From the Deputy Director for Intramural Research
Response to a Public Health Dilemma
by michael gottesman, DDIR
PHOTO BY: ERNIE BRANSON
The problem of hospital-acquired (nosocomial) infections has been with us for many years. These organisms tend to be resistant to most antibiotics in common use, since hospital patients are exposed routinely to potent, broad-spectrum antibiotics. These organisms cause significant, and sometimes fatal, infections in patients whose immune systems are compromised.
The recent cluster of carbapenem-resistant Klebsiella pneumoniae (KPC) at the NIH Clinical Center, fatal to seven of 19 infected or colonized patients with compromised immune systems, represents the tip of an iceberg illustrating the increasing intransigence of microbes to treatment with antibiotics. It also demonstrates how the NIH intramural research program is able to apply cutting-edge technology to identify an important public health problem and develop a strategy to deal with it.
The story began in 2011 when a cluster of KPC cases in the Clinical Center resulted from the transfer of a patient from a hospital in New York City. In a paper that appeared in Science Translational Medicine, Evan Snitkin and numerous colleagues at the NIH including David Henderson and Tara Palmore, our hospital infection officers, and Julie Segre, a senior investigator in NHGRI who studies the human microbiome, described the cluster of patients and how whole KPC genome sequencing was used to identify the course of transmission to 17 patients who were infected after the index case. (The transmission to the 18th patient was discovered after the paper was published; Sci Transl Med 4:148ra116, 2012.)
This sophisticated approach showed unequivocally that most of the patients had not been in direct contact with each other, and that transmission from silently colonized patients was largely responsible for the cluster.
Rigorous infection-containment approaches targeting the typical modes of transmission of nosocomial infections—such as grouping the clinicians treating KPC-colonized or KPC-infected patients into cohorts, isolating infected individuals and carriers, using direct observation to ensure scrupulous attention to hand washing, and paying attention to the details of disinfection of the environment and sterilization of equipment—enabled containment of the outbreak.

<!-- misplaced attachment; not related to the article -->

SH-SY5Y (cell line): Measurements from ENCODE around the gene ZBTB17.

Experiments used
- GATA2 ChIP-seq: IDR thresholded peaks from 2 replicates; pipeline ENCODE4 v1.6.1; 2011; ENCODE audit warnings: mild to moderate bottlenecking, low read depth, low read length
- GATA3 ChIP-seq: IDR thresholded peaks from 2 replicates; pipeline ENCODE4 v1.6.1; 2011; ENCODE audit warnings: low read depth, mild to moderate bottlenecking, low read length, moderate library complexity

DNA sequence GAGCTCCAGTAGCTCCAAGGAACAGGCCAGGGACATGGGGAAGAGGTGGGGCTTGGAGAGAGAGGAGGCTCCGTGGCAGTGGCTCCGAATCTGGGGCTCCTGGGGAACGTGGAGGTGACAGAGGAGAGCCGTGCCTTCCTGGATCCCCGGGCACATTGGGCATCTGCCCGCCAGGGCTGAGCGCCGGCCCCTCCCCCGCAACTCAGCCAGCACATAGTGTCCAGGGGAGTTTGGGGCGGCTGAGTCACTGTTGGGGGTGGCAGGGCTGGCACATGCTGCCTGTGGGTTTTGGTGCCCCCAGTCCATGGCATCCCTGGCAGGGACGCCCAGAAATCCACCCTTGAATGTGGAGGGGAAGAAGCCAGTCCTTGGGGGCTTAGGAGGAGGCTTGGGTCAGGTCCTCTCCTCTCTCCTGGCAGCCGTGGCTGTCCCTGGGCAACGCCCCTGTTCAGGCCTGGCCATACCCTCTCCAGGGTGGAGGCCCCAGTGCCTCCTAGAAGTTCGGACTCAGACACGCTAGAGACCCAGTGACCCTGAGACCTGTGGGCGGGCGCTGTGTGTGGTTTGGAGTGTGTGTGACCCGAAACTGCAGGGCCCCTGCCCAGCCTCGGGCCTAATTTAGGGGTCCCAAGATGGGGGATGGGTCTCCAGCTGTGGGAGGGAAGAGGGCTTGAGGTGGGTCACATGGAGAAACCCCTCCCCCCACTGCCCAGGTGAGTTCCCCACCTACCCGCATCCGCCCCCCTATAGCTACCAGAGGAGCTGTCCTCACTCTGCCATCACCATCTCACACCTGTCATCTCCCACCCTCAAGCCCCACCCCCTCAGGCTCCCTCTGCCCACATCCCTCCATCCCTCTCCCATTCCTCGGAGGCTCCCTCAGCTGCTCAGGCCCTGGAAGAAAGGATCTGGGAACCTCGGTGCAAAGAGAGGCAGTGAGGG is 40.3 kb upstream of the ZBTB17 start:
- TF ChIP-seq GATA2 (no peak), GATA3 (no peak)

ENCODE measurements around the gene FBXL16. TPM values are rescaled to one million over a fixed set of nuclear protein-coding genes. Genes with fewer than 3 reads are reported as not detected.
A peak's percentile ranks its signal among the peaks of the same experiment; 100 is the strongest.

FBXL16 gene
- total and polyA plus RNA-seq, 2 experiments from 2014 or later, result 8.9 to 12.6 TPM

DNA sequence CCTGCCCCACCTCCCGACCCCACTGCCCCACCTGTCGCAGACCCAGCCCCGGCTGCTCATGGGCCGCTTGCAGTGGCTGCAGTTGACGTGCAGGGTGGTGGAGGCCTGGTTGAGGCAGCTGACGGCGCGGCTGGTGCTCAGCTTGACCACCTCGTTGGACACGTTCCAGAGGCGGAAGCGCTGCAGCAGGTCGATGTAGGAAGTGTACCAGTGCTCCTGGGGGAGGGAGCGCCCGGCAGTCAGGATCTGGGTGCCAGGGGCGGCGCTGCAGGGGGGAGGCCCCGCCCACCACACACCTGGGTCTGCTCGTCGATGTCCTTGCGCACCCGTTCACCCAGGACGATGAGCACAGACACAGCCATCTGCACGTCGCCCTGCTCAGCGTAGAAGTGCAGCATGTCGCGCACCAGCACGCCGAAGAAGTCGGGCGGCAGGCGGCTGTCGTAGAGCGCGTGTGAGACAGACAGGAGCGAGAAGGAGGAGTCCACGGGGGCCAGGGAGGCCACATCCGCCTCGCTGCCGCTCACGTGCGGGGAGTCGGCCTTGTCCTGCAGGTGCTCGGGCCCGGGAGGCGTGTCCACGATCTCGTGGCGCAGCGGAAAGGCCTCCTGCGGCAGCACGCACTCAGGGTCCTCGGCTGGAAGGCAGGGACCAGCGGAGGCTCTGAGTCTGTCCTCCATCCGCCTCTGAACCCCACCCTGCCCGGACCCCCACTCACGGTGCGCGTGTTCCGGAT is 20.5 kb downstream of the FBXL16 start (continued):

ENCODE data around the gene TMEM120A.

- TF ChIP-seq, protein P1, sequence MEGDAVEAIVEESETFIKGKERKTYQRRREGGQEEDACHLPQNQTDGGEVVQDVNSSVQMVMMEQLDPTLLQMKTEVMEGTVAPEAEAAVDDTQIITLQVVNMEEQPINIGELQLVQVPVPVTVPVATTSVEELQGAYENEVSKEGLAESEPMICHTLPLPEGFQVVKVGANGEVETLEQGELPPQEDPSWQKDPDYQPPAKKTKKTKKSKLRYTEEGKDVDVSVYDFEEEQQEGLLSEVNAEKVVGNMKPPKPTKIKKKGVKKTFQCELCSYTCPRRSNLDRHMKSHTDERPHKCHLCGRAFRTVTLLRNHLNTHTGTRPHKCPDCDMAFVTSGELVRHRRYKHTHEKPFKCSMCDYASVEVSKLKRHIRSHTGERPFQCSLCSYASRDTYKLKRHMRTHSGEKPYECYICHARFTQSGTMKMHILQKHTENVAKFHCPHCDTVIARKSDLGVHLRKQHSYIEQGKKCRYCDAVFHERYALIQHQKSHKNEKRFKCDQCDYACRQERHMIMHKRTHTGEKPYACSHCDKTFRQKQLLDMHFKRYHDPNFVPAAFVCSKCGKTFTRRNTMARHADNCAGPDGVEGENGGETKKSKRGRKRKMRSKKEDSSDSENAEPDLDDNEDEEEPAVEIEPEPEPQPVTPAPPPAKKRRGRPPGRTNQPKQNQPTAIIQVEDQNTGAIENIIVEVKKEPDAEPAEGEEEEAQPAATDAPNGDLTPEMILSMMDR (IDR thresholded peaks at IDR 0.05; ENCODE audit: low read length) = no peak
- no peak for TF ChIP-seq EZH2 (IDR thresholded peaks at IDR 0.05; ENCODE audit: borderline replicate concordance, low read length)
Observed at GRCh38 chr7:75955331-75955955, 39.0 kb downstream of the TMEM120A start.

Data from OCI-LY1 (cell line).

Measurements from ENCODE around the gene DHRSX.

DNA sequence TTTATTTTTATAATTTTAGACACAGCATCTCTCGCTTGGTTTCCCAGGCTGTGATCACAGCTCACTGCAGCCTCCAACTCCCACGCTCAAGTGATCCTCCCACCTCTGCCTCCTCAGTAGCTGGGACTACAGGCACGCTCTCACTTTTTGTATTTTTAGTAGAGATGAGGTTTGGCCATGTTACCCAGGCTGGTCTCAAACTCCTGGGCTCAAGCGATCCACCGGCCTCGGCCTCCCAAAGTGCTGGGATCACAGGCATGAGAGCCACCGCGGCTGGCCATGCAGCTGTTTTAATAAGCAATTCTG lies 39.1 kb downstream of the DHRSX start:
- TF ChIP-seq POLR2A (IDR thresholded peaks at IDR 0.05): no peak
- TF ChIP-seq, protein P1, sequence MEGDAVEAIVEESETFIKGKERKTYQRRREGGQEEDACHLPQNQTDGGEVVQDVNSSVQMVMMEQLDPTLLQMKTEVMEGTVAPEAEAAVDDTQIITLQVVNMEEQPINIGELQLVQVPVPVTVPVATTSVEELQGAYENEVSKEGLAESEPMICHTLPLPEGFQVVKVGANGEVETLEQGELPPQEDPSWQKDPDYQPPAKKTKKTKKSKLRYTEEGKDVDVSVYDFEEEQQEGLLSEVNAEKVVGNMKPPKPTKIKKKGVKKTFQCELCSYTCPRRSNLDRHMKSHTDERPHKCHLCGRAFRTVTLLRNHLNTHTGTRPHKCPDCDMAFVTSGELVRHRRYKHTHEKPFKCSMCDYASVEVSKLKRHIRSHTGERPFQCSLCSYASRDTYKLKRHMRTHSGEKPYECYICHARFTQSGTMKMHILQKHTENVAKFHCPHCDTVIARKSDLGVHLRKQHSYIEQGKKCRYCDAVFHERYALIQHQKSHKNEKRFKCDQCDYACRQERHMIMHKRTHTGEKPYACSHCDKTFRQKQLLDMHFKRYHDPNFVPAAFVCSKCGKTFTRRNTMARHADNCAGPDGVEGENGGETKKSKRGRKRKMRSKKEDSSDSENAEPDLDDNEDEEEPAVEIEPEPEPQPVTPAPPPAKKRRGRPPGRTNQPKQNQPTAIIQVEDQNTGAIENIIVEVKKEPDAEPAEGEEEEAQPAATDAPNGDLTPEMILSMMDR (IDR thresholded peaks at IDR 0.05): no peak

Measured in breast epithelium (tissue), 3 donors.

KPC is not the only organism that can become intractable to antibiotic therapy. Acinetobacter species, methicillin-resistant Staphylococcal aureus (MRSA), Clostridium difficile, Mycobacterium tuberculosis, and other organisms can be responsible for infections that prove fatal because they no longer respond to antibiotics. This, of course, is not a new problem. When I was a medical intern from 1970 to 1971, Klebsiella pneumoniae infections were often fatal because of the limited armamentarium of antibiotics then available. For awhile, the pharmaceutical industry kept pace with the development of antibiotic resistance, but we are now seeing, at an accelerating pace, antibiotic resistance spreading faster than the production of new antibiotics.
Many internal and public discussions of the implications of the KPC cluster have occurred. The intramural program has contributed in a meaningful way to this discussion by providing important data that define the extent and nature of the problem and by offering several ways forward.
The Snitkin et al. paper sets a new standard for hospital epidemiologic investigations. In addition, clinical and scientific leadership at the NIH has recognized the importance of launching a trans-NIH research program focusing on the development of treatments for multidrug-resistant bacteria. NIAID has taken the lead in this effort, with its scientific director, Kathryn Zoon, developing a program to enhance our research expertise in nosocomial infections and antibiotic-resistant organisms, joining our considerable investment in studying MRSA and M. tuberculosis.
The Clinical Center, NHGRI, NCATS, and other NIH microbial physiology experts will participate in a trans-NIH effort to turn the challenges posed by the KPC cluster into learning experiences to improve public health. They plan to identify new targets for antimicrobials and develop antimicrobial compounds. This activity is in the best tradition of NIH efforts to deal with public health risks whenever they arise. If the past is any indication of the future, we are likely to make considerable contributions to international research on this ubiquitous problem.